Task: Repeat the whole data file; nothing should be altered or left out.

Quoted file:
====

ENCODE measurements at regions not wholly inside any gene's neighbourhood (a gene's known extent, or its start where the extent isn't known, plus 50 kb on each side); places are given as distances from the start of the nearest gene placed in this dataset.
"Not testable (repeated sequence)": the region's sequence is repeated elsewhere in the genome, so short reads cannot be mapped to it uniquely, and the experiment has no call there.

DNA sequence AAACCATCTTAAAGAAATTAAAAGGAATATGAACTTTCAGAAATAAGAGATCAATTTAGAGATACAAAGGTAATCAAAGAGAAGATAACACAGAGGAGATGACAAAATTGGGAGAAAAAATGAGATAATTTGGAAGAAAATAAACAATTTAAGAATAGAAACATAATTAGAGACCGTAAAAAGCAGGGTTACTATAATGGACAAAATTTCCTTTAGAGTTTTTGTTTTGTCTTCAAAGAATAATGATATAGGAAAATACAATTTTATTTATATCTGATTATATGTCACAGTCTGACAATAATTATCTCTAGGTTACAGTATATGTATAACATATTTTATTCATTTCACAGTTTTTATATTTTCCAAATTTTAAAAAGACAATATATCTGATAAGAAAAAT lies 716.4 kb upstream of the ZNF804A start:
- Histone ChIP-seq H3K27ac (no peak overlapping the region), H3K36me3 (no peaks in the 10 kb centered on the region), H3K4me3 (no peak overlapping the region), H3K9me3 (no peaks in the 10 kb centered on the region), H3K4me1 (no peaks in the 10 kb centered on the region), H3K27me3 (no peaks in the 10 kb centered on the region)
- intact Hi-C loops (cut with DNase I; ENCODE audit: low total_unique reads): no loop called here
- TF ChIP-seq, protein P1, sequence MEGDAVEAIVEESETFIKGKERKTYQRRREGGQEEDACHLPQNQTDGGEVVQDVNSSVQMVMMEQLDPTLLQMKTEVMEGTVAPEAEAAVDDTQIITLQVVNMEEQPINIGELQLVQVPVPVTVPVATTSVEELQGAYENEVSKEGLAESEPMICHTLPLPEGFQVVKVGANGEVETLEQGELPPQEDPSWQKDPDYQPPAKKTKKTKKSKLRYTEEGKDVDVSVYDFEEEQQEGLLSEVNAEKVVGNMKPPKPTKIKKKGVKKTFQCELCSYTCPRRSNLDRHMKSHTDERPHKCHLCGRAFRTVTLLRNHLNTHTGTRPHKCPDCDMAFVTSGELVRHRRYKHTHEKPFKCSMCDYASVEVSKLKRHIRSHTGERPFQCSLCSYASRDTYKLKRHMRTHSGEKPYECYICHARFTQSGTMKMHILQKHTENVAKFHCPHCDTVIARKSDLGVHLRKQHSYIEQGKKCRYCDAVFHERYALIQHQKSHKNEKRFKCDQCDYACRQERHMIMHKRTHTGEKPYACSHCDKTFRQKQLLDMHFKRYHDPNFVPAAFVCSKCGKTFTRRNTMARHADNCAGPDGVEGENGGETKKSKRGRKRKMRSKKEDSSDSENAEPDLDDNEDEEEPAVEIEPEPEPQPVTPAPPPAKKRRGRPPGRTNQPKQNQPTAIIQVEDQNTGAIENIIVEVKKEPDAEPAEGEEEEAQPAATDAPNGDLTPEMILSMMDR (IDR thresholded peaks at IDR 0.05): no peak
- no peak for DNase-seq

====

ENCODE measurements at regions not wholly inside any gene's neighbourhood (a gene's known extent, or its start where the extent isn't known, plus 50 kb on each side); places are given as distances from the start of the nearest gene placed in this dataset.
"Not testable (repeated sequence)": the region's sequence is repeated elsewhere in the genome, so short reads cannot be mapped to it uniquely, and the experiment has no call there.

DNA sequence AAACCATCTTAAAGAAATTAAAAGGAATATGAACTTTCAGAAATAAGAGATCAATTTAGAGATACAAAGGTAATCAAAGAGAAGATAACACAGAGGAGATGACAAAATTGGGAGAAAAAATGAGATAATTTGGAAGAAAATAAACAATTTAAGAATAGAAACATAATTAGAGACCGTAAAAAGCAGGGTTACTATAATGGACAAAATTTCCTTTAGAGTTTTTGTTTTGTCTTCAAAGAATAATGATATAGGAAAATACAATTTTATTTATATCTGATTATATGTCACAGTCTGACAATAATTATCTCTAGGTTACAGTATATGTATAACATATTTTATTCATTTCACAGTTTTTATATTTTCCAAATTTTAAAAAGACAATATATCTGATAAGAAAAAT lies 716.4 kb upstream of the ZNF804A start:
- Histone ChIP-seq H3K27ac (no peak overlapping the region), H3K36me3 (no peaks in the 10 kb centered on the region), H3K4me3 (no peak overlapping the region), H3K9me3 (no peaks in the 10 kb centered on the region), H3K4me1 (no peaks in the 10 kb centered on the region), H3K27me3 (no peaks in the 10 kb centered on the region)
- intact Hi-C loops (cut with DNase I; ENCODE audit: low total_unique reads): no loop called here
- TF ChIP-seq, protein P1, sequence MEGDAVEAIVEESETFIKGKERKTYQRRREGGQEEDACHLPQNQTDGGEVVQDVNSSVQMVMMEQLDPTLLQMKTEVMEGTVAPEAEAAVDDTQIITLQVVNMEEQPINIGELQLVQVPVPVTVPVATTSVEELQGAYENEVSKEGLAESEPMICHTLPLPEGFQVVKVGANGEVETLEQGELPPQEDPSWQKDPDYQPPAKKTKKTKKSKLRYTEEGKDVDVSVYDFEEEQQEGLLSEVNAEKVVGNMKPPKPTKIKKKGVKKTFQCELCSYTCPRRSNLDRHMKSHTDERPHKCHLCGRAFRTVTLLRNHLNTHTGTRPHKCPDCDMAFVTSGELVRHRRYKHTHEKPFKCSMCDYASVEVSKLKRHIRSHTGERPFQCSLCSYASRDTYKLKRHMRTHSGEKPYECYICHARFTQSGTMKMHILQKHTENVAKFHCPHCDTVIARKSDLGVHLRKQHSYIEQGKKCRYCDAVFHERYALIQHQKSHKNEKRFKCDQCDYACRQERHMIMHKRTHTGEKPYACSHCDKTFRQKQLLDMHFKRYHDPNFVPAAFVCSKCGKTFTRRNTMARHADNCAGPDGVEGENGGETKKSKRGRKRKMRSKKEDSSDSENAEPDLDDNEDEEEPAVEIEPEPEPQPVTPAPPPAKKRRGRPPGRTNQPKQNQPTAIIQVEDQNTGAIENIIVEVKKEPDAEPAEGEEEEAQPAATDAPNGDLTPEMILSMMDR (IDR thresholded peaks at IDR 0.05): no peak
- no peak for DNase-seq